Shattered Glass, Rethinking the Museo de Arte Carrillo Gil Collection is on display until December 18, 2010 at the Americas Society Gallery. The gallery is located on 680 Park Avenue, NY, NY 10065 and is open Wednesday-Saturday 12-6pm.
On November 6, 2010, Americas Society proudly opened our Mexican exhibit: Shattered Glass, Rethinking the Museo de Arte Carrillo Gil Collection. The exhibit commemorates the two hundred year anniversary of Mexico's independence and the centenary of its Revolution.
Conceived as a pedagogic enterprise, this exhibition materializes an initiative undertaken by a group of art historians and graduate students from the Universidad Autónoma de México (UNAM), who formed a seminar devoted to discuss the Museo de Arte Carrillo Gil's (MACG) collection. The MACG is known as a repository of one of the most emblematic private collections in Mexico, which was donated to the State by Alvar and Carmen T. de Carrillo Gil and opened to the public 1974 with an important nucleus of paintings by the three great muralist figures: José Clemente Orozco, Diego Rivera, and David Alfaro Siqueiros as well as works by modern European artists such as Paul Klee and Pablo Picasso.
This exhibit brings together two of my greatest passions: education and Latin American culture. A group of students and scholars from the program participated in a special seminar to develop a fresh perspective and interpretation of the MACG collection. Additionally, the team studied recent Mexican, Latino and Latin American art alongside Mexican high modernist masterpieces in the MACG collection. This unique collaboration treats New Yorkers to an exclusive look into Post-Revolution artworks that touches upon identity, life, death and the history of Mexico.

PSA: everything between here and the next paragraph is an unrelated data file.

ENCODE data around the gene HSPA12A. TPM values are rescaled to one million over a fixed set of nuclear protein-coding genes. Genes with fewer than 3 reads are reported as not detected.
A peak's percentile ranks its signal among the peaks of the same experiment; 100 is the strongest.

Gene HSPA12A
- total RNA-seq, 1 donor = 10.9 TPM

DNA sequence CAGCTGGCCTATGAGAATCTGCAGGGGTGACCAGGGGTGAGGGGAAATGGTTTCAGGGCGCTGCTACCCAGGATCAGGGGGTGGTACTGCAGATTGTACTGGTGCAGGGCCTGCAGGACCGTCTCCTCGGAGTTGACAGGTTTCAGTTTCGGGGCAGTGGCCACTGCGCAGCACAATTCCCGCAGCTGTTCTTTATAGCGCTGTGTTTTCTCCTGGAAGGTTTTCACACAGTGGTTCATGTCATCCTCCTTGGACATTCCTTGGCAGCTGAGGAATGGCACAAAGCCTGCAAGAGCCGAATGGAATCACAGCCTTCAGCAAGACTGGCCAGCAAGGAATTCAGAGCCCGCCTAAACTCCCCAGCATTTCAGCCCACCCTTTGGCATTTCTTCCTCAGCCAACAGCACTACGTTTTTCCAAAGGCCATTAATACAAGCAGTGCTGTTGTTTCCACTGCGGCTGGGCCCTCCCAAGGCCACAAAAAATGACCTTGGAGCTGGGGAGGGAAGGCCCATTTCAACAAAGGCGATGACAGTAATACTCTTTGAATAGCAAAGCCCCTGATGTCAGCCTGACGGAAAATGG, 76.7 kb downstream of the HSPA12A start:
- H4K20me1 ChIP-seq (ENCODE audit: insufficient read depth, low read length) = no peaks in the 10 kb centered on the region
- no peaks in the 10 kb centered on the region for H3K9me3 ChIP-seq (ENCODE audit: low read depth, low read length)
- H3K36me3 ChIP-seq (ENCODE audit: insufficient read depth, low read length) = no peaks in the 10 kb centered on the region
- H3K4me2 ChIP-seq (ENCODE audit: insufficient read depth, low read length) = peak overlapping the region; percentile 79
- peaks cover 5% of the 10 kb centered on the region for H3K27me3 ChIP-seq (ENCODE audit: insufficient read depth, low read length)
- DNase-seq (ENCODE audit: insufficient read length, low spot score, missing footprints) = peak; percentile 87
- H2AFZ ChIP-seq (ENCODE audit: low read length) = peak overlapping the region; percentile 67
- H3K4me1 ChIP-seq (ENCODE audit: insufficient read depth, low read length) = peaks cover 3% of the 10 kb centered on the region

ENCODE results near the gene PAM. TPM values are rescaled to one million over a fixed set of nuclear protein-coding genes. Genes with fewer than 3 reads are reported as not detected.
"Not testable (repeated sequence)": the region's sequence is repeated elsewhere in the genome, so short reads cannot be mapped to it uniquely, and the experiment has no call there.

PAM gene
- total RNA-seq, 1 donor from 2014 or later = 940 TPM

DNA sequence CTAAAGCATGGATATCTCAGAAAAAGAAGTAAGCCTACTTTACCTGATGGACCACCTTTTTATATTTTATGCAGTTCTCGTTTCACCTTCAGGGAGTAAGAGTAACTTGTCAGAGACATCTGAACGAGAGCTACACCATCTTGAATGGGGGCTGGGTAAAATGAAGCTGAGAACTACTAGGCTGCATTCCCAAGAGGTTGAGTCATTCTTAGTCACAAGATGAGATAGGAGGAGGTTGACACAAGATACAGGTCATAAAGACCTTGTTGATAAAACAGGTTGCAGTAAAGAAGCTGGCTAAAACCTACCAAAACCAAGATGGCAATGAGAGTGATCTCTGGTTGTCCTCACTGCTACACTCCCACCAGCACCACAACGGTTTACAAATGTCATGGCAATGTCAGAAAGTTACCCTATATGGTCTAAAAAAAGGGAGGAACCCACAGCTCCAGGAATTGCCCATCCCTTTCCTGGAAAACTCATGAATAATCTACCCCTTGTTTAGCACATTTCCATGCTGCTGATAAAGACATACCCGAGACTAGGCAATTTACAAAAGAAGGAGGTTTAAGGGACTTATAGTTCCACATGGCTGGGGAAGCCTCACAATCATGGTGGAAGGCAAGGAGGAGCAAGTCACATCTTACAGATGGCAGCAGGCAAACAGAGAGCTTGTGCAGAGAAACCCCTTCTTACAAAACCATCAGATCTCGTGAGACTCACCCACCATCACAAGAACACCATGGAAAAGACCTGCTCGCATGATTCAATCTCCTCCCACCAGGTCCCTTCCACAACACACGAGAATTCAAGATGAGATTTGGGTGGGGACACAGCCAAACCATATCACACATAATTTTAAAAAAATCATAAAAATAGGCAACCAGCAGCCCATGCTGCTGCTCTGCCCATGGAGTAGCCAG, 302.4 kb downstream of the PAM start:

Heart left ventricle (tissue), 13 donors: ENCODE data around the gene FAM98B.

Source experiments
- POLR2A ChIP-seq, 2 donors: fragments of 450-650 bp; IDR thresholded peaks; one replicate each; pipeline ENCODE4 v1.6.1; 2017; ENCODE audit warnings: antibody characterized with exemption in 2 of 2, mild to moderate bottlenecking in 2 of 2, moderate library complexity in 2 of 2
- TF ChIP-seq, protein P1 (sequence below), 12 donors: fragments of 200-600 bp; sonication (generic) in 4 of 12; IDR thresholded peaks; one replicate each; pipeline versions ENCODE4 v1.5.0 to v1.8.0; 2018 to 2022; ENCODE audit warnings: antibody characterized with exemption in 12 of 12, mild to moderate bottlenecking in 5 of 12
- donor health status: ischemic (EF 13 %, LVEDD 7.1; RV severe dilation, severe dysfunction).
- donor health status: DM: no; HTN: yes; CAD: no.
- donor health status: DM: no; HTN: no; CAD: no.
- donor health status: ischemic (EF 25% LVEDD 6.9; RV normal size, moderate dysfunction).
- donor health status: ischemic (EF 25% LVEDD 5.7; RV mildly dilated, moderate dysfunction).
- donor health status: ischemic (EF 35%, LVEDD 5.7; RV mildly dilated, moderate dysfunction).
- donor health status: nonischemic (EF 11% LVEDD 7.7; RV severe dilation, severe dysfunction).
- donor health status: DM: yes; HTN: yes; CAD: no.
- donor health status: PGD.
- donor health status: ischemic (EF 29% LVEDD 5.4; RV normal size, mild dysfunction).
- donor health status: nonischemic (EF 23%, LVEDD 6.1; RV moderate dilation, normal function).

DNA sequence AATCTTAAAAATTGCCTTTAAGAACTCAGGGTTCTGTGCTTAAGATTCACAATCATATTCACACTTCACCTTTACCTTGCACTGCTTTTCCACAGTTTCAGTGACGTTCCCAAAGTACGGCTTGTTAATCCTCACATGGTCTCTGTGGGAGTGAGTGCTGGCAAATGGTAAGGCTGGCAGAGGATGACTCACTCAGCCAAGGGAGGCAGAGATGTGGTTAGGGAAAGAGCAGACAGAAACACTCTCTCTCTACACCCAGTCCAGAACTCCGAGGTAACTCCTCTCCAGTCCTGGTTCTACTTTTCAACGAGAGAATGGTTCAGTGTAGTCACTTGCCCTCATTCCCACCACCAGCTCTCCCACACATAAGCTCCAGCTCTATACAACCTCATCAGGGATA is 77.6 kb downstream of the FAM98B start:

Mexico is not just our southern neighbor. We share a border, a people, a common history of struggles, revolution and victories, and I am proud to co-present an exhibit that highlights these unifying qualities.
Left Painting: David Alfaro Siqueiros Casa Multilada.
Visitor viewing Los Teules IV, 1947, Jose Clemente Orozco.
Fragmenton, 1994, Ambra Polidori. The photographic set Fragmentum by Ambra Polidori is composed of eight images of classical bodies that the artist captured, intervened, and disposed in fragments.
Left:Saludo, Pablo Vargas Lugo, 1998; right: Explosion en la ciudad, 1935-1945, David Alfaro Siqueiros.
Far left: Huellas IV (de la serie Huellas) 1/3, Pasta de conchos, Carpeta Nosotros no sabiamos, Genealogia, Zapata.
Left: Zapata, 1930 and Pancho Villa, 1931, Jose Clemente Orozco.
Fotogram taken from the documentary Muertes Chiquitas, 2009, Mireia Sallar.
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